THE EUROPEAN Union will expand to include new members on May 1, 2004, rather than January 1 as originally planned, the foreign ministers of EU countries agreed. The date must still be approved at a December EU summit in Copenhagen.
The change is intended to give heads of EU states more time to prepare for 10 new Union members, while still allowing the new members to participate in summer elections to the European Parliament in Brussels.
Foreign Minister Eduard Kukan said he did not mind the later EU entry date, provided certain requirements were met.
"It will not be a problem, if these conditions are taken into consideration: to be able to participate in the European Parliamentary election as a member state, to participate as a full-fledged member at the Inter-Governmental Conference (on future reform) and to receive finances (from the EU budget) as if we were members as of January 1, 2001," he told the TASR news agency.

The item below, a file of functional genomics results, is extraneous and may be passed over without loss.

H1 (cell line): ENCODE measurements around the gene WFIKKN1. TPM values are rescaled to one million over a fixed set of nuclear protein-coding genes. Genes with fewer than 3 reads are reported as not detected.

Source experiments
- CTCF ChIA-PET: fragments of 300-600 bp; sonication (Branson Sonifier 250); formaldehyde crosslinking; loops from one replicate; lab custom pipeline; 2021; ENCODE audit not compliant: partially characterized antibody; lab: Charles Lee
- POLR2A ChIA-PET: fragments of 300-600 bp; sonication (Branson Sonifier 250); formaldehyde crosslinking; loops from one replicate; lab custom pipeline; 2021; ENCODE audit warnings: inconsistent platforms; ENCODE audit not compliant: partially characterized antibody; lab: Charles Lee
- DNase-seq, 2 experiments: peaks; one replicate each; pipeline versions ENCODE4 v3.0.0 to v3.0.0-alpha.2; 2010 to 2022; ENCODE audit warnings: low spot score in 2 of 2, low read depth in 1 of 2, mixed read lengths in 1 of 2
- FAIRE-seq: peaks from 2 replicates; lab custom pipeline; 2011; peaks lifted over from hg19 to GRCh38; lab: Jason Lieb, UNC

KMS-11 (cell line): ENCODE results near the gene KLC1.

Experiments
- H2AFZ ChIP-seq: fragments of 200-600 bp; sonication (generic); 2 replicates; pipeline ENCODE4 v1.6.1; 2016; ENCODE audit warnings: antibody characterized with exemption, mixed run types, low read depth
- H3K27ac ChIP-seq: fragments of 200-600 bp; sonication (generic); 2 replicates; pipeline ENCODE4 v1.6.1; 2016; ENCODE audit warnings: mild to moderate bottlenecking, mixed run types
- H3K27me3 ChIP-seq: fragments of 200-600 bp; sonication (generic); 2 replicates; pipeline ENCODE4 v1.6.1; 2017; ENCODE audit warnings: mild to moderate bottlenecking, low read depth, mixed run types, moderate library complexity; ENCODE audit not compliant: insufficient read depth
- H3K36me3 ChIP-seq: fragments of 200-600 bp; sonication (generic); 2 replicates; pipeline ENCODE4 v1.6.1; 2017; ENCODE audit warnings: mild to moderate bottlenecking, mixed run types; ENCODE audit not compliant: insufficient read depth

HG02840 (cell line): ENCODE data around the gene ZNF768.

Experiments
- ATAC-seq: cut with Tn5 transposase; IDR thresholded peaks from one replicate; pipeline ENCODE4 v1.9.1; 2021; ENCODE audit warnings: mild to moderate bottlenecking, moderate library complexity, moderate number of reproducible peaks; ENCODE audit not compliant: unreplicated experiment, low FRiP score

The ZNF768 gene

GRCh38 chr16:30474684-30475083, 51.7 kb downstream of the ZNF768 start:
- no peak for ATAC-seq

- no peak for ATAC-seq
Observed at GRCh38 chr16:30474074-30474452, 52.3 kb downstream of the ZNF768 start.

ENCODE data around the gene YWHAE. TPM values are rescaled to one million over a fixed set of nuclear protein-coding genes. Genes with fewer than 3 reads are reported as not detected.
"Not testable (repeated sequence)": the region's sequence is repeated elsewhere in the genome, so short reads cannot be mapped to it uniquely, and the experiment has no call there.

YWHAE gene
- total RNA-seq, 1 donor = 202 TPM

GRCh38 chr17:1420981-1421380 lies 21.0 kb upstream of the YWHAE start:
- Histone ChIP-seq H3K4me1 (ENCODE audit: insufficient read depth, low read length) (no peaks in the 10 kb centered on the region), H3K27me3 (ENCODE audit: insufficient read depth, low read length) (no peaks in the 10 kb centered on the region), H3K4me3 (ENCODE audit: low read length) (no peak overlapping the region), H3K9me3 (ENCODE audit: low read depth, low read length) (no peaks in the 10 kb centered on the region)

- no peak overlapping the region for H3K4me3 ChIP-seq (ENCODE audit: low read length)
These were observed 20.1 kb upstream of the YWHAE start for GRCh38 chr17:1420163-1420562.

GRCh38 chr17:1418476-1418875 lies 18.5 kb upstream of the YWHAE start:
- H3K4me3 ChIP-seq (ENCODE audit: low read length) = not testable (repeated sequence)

Finalising the entry date has important financial, institutional and practical implications with respect to the EU budget for 2003, which still has to be drafted, and the reform of institutions that is set to take place.
When Slovakia enters the EU on May 1, 2004, it can expect to save some Sk4.5 billion ($108 million) in payments to the EU budget. On the other hand, subject to a final decision on the EU budget, it will probably lose the right to compensation benefits.
The European Commission should issue final evaluations on future members six months before their entry.